UK: DSIT publishes report on sustainable international data transfers framework
On November 20, 2023, the Department for Science, Innovation and Technology (DSIT) published a report titled 'Towards a sustainable, multilateral, and universal solution for international data transfers' prepared by the International Data Transfers Expert Council (the Council). In particular, the report provides a framework for the development of a global system for data transfers.
Characteristics of a sustainable international data transfers solution
According to the report, a sustainable and universally acceptable data transfers framework should, among other things:
- have strong political endorsement;
- be risk-based;
- be accountability-based;
- be interoperable and focused on outcomes;
- consist of multiple transfer mechanisms;
- follow incentive-based enforcement; and
- be scalable.
Notably, the report recommends actions that can be taken in the short, medium, and long term, to develop a global framework for international data transfers that balance data protection with the benefits of cross-border data flows. Specifically, the report recommends that the UK government and the international community should:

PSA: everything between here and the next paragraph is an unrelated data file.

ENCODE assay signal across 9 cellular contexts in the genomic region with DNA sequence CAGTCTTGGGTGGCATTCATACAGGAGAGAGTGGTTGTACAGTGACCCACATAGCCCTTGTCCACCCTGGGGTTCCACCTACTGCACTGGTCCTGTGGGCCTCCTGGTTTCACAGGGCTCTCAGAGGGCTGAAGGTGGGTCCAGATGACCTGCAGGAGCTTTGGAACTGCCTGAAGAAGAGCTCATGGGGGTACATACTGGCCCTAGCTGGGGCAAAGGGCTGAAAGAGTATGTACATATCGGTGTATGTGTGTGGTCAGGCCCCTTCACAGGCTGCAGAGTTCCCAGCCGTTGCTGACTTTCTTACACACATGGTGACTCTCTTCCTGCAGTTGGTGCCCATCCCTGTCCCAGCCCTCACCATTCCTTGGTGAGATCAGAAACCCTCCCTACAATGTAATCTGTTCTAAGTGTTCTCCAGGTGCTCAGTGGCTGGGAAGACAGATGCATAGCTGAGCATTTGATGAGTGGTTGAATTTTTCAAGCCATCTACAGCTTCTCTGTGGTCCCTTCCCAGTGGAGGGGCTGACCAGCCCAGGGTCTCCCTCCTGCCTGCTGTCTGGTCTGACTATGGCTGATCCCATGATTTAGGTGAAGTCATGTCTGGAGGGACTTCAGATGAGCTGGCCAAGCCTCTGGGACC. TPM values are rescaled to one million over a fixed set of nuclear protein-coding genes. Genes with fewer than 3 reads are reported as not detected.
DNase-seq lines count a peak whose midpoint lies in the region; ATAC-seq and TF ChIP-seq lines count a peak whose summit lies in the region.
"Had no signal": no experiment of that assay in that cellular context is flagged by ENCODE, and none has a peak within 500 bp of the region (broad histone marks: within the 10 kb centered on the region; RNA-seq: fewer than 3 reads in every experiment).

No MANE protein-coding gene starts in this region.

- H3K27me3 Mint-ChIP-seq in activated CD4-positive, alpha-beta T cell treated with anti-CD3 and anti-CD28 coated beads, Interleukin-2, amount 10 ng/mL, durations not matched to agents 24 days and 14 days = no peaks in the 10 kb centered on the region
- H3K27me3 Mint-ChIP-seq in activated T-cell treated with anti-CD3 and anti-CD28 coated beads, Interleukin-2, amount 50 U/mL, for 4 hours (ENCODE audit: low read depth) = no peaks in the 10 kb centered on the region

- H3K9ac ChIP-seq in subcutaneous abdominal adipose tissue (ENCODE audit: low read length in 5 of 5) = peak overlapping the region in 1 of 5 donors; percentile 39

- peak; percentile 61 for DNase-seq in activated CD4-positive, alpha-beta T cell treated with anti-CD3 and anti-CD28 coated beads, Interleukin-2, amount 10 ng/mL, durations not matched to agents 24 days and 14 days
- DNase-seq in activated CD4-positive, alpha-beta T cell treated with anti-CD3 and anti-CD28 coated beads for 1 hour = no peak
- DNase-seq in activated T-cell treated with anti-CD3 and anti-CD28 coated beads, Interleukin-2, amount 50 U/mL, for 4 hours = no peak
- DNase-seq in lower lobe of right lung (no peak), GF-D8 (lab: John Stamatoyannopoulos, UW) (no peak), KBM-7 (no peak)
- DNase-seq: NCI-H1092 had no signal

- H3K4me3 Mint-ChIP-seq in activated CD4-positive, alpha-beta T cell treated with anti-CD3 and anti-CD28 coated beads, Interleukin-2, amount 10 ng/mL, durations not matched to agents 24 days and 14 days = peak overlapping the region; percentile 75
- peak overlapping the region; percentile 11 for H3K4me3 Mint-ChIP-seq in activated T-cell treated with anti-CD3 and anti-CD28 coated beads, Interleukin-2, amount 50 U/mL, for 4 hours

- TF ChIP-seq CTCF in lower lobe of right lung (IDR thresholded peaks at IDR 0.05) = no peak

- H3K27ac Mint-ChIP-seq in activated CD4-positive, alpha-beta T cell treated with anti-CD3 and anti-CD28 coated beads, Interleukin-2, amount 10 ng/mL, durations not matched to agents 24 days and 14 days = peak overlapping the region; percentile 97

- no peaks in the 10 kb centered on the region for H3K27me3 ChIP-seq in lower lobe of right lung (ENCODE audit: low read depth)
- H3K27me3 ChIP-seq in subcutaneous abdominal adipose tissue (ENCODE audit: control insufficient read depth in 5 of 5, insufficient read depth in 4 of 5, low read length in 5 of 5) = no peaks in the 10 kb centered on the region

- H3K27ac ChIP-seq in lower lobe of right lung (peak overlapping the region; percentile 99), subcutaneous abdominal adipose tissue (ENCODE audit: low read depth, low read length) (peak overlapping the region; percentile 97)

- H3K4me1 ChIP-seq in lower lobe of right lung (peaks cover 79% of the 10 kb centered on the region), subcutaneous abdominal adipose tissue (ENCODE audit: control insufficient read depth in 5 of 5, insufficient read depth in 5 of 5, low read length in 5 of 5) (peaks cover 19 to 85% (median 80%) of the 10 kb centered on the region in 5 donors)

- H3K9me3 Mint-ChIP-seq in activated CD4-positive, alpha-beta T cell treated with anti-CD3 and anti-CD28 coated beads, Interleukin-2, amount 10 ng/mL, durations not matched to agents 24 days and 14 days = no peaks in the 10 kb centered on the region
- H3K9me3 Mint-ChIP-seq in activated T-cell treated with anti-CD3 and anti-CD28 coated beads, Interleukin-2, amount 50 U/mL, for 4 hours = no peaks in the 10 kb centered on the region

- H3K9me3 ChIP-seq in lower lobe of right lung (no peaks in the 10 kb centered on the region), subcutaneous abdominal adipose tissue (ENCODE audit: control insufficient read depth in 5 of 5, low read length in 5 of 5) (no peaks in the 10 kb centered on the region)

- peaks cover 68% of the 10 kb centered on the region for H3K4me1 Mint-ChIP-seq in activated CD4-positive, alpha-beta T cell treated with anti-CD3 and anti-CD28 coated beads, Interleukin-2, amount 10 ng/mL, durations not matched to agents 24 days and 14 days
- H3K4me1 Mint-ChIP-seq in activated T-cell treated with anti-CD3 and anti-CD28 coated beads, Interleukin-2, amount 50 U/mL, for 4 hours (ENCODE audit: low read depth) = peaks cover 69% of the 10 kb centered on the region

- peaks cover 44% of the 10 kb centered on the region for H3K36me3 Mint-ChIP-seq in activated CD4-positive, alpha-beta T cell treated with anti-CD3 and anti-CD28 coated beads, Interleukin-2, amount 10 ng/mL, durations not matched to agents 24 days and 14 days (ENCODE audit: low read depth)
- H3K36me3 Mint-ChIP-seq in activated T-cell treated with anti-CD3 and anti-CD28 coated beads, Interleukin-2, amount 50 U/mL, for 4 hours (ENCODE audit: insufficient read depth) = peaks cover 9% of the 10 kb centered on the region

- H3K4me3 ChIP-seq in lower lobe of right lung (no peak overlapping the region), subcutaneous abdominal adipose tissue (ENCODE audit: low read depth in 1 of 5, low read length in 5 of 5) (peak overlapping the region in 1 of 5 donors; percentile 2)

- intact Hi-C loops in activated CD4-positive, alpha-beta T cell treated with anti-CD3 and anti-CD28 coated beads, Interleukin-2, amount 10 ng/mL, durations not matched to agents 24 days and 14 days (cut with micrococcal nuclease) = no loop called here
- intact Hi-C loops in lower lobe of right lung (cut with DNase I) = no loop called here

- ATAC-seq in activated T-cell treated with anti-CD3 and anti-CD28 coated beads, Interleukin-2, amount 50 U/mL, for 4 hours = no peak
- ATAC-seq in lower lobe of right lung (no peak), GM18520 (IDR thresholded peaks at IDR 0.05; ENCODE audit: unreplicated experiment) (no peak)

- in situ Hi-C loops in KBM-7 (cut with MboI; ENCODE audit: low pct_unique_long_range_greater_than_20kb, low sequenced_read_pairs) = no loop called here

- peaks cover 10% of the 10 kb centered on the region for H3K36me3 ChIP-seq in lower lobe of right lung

- address challenges related to international data transfers while promoting the benefits of data transfers in areas such as online safety for children, cybersecurity, and artificial intelligence (AI) algorithm development;
- promote trusted government access to personal data held by the private sector based on the Organisation for Economic Co-operation and Development's (OECD) Trusted Government Access Principles (TGA Principles);
- promote organizational accountability as a basis for trustworthy international data transfers;
- develop international data transfer technical standards and codes of conduct;
- promote the concept of 'data free flow with trust' in multilateral fora and encourage the adoption of mechanisms promoting scalability of the TGA Principles to non-signatory countries;
- prioritize bilateral data bridge agreements and collaboration with entities like the EU and the US to facilitate the flow of personal data based on trust;
- redevelop the Global Cross Border Privacy Rules (CBPR) system to make it a more widely accepted basis for a multilateral solution; and
- dedicate resources to solving challenges in international data transfers.
Finally, the report states that the Council would collaborate with the UK Government to implement the abovementioned recommendations.